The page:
PSF: Tell me about the production on The Fragile. Was it arduous? What do you think you brought to it?
CC: The production cycle for The Fragile was very long and drawn-out, and we had more than a few side tracks and dusty trails to explore along the way. A testament to Trent's genius is that we sort of assumed it would be The Downward Spiral part II, but he explicitly wanted to go in another direction. So, along the way we fooled around with different influences and directions. We had Tony Thompson come down to New Orleans and lay down drum tracks, we recorded Bill Rieflin playing drums at Steve Albini's studio in Chicago, we took some song sketches to Los Angeles and worked with Dr. Dre for a few weeks--we really went in any direction that we thought might be interesting. Our influences, the music we were listening to at the time, included Photek, Squarepusher, Atari Teenage Riot, Aphex Twin, Autechre, and Ice Cube . . . just a really wide range of stuff we thought was interesting. There was a period of almost two years that we spent just recording sketches and trying out ideas, most of which never saw the light of day, but all of which were stepping stones to our eventual goal. The final destination can't really emerge from the fog until you've travelled for a while, so we knew that it would be a long process. By this point we had built out Trent's studio in an abandoned funeral home in New Orleans into a ridiculous setup, with a huge SSL room for him, equipped with every bit of synth and recording gear you could want, as well as individual studios for each band member. I'd also brought a couple of outside guys into the mix, Steve Duda and Keith Hillebrandt, both of whom were talented sound designers and programmers, and they helped to contribute some of the raw material that we could use to sculpt the sound of the record. So it was a pretty long and involved process--at one point I did a tally of the song sketches that were on our file servers, and we had well over a hundred pieces of music to choose from, so obviously there were a lot of dead ends and dusty trails that we explored on our way to the finish line.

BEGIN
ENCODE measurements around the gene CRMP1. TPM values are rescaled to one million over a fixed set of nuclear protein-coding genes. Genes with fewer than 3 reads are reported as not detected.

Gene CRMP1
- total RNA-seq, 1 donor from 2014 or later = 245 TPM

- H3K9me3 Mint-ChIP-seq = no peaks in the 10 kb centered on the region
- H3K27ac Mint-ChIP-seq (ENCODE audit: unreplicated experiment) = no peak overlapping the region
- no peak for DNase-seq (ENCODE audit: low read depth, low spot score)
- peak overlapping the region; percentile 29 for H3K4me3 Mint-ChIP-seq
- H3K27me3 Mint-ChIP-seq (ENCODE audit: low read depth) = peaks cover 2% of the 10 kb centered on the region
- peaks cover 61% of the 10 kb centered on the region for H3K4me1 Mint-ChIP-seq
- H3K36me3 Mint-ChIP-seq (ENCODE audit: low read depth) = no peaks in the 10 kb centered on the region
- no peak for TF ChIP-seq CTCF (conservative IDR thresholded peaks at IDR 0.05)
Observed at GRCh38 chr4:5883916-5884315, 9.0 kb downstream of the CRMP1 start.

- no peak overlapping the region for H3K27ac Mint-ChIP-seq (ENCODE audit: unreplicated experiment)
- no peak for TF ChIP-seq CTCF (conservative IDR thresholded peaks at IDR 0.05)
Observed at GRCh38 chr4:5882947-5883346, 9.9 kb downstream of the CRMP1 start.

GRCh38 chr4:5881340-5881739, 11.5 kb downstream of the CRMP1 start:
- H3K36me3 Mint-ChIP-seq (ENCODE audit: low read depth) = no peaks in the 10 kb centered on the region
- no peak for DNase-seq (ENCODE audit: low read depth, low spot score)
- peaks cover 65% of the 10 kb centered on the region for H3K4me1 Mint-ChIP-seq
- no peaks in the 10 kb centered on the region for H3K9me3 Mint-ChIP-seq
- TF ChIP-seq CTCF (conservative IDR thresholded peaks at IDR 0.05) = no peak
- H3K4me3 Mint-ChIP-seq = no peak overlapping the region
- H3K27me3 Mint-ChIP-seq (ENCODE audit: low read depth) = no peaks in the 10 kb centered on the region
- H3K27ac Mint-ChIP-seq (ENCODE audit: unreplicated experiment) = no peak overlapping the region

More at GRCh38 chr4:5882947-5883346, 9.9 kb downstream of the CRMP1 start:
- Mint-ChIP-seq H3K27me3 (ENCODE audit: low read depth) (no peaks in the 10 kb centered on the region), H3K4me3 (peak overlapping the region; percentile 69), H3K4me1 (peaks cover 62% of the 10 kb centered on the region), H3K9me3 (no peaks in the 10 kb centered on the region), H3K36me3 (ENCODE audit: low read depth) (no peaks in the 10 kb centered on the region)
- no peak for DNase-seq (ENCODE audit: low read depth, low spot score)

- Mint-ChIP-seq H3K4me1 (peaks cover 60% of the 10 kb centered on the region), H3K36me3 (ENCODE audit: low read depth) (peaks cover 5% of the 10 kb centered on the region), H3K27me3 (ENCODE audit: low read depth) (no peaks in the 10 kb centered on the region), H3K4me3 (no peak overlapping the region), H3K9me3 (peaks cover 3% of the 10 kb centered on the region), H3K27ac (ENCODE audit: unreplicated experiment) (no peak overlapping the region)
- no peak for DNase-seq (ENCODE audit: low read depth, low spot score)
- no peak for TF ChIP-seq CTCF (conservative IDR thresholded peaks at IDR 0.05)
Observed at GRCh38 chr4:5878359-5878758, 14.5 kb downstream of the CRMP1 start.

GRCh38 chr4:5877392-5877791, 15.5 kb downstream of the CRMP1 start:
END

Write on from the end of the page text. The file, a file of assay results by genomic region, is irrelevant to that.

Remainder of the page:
PSF: What was the inspiration for "Starfuckers"?